Too Big to Fail?

Originally published in The Globe and Mail Report on Business Magazine:

Newt Gingrich is back and doing what he's done so often: igniting controversy. The architect of the Republican congressional revolution of the 1990s has created a firestorm by proposing a U.S. federal law that would allow states to go bankrupt. At present, only cities can do that, and it's been rare. But the debate escalated in January and February, as dozens of states and cities said they would have to make brutal spending cuts to slash massive budget deficits. The crisis is already so advanced that star Wall Street analyst Meredith Whitney told 60 Minutes that she expects 50 cities to declare bankruptcy in 2011.

Gingrich's plan is basically a free-market solution to deficits-the bond market will exercise the discipline that politicians cannot. Manhattan Institute scholar Nicole Gelinas explained the logic in a Boston Globe op-ed piece in January: "If bondholders worry that states won't repay their debt, then they'll jack up interest rates, or just stop lending money." That's how the market punishes underperforming companies. And legal bankruptcy, or even the threat of it, is often a powerful tool used by executives or regulators to force unions, management and other stakeholders to get real-either moderate your demands, or we'll close the doors and sell off everything for whatever we can get.

Not surprisingly, U.S. tax reformers and proponents of limited government like Gingrich's idea. It gives Washington another option for troubled states besides bailouts. The feds could just say "No." The states could then squeeze public-sector unions. Given a choice between taking their lumps at the negotiating table or possibly having their contracts swept away in bankruptcy, sane union leaders would likely take the first one.

Opponents of Gingrich's plan are vitriolic-"stupid," "horrid" and "disaster" are typical responses. You'd expect that from unions under siege. But the proposal could also backfire on Washington by rattling already wobbly markets for municipal and state bonds, and pushing local and state political problems upstream into federal courts.

Then there's the question of what happens after governments hit the wall. Unlike bankrupt companies, states and cities can't simply be shut down and auctioned off. Someone will still have to provide some services. And as Gelinas noted, the spectre of bankruptcy may not result in the deep spending cuts that Gingrich and his crowd would like to see. "If you're a bondholder, you often prefer tax increases to spending cuts," Gelinas said.

Bankruptcy also wouldn't eliminate the states' biggest financial obligations by far: unfunded pension liabilities. Reuters Money & Politics columnist James Pethokoukis says that states face a total unfunded pension shortfall-the value of future obligations already incurred minus the current value of investment assets-of $3.2 trillion (U.S.). That makes the $250 billion in budget deficits forecast for the next two years look like a blip.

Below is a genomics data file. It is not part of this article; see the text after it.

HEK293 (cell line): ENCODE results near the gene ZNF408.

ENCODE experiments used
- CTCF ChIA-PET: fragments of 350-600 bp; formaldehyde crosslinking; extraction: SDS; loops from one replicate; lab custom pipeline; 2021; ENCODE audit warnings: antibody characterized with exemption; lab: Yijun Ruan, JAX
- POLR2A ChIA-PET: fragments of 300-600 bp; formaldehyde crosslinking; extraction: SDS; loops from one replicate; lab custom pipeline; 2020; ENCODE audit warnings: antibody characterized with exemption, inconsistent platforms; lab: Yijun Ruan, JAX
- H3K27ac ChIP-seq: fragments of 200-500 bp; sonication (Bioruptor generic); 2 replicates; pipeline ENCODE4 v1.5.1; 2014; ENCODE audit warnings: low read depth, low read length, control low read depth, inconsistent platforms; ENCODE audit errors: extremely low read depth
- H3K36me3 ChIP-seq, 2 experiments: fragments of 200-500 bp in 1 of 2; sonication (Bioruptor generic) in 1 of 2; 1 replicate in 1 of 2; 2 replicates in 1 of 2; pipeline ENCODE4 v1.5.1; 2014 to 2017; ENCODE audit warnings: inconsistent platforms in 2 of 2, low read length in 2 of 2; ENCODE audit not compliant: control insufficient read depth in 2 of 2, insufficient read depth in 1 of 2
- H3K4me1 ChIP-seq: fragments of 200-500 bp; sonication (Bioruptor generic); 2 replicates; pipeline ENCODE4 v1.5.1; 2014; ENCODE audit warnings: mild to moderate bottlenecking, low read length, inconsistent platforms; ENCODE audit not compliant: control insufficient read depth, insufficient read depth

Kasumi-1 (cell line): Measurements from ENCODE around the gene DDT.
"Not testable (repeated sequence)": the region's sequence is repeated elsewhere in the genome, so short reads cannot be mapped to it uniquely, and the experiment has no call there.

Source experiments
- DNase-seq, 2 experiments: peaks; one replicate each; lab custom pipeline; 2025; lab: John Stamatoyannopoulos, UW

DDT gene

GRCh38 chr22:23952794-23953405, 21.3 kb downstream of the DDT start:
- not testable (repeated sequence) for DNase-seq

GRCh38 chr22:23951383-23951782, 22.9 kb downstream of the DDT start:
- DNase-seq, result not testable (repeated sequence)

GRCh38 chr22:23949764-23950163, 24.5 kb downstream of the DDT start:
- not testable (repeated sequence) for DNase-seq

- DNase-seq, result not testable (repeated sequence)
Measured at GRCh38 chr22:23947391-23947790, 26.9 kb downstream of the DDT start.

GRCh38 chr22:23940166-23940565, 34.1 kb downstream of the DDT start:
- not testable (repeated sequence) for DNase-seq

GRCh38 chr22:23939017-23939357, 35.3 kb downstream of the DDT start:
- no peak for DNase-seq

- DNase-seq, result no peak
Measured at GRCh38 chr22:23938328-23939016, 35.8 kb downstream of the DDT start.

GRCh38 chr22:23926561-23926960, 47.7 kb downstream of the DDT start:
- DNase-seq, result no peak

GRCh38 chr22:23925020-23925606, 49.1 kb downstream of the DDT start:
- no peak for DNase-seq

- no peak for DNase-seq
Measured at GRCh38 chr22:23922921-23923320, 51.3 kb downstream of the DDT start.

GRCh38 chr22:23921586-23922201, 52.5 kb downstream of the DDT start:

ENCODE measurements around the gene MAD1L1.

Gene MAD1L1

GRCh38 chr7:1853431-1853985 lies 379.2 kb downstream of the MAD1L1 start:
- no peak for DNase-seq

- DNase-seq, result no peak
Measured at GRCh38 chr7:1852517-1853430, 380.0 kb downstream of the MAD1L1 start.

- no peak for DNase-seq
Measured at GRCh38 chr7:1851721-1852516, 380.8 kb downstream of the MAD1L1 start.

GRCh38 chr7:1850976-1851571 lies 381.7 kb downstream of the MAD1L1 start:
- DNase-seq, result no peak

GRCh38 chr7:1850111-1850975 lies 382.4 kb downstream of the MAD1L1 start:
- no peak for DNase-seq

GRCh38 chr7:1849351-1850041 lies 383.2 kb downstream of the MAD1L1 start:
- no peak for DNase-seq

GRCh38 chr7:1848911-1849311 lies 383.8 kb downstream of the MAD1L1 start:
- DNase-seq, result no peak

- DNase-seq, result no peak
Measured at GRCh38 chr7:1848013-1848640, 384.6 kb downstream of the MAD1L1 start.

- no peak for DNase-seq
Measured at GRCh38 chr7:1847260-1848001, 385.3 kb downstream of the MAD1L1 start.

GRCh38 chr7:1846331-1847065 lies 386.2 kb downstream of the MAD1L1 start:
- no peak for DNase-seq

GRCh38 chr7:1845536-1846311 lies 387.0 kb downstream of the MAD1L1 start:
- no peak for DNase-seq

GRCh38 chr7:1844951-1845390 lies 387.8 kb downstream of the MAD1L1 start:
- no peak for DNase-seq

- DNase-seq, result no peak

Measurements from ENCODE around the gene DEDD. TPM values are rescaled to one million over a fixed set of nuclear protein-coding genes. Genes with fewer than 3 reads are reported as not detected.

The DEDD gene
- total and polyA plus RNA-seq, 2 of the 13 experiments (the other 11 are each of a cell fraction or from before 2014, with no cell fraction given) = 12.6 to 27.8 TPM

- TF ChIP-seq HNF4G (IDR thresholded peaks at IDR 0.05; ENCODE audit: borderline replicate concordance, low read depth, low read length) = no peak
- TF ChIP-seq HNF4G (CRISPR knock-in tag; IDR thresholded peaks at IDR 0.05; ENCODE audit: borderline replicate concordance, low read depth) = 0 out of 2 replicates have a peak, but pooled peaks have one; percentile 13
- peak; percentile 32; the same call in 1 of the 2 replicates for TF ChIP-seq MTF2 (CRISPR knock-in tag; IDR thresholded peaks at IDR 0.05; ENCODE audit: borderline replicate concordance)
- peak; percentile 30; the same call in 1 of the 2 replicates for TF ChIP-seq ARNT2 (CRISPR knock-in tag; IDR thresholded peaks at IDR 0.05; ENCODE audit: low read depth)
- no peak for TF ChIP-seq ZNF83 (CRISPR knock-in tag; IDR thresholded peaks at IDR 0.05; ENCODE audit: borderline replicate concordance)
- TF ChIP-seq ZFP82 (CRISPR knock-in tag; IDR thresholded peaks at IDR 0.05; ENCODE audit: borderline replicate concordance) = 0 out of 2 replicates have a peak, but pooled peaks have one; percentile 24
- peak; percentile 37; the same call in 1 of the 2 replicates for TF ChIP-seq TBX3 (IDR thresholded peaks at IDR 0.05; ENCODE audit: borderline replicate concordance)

Canadians should pay close attention, because fiscal problems are swelling here, too. The federal budget deficit totalled $56 billion in the 2009-'10 fiscal year. The Harper government has vowed to eliminate that by 2015-'16. But Parliamentary Budget Officer Kevin Page says that a $10-billion deficit will likely remain. "We do not have sustainable fiscal structure," he said, ominously. Ottawa also has a shortfall of $208 billion in its pension plans for federal employees, according to a recent C.D. Howe Institute paper.

Entire countries have gone bust and repudiated debts in the past, of course. But the fundamental problem with Gingrich's idea in a democracy is that it's asking the market to do a job the electorate should be doing: punishing politicians who spend too much money.

So why do politicians keep overspending? Often it's a timing issue-spending decisions are made long before bills come due, or by politicians who don't have to implement them. We have a great example of this in Vancouver, where I live. The B.C. Teachers' Federation has a contract with the provincial Ministry of Education that calls for improved wages and benefits for this school year, yet the ministry failed to increase the provincial education budget enough to cover it. The Vancouver School Board had to work with the collective agreement it had been handed. The board's solution: cut programs and school days.

Which politicians, if any, will Vancouver voters choose to punish? The trouble with the electorate, of course, is that our personal finances are as bad as those of governments. A recent Vanier Institute of the Family study noted that the average Canadian family's debt-to-income ratio has soared to 150% over the past 20 years, while the savings rate has plummeted. We've all been borrowing and spending irresponsibly for a long time. No wonder it's so hard to stop politicians from doing the same thing.

Posted: Tuesday, May. 24, 2011 8:57am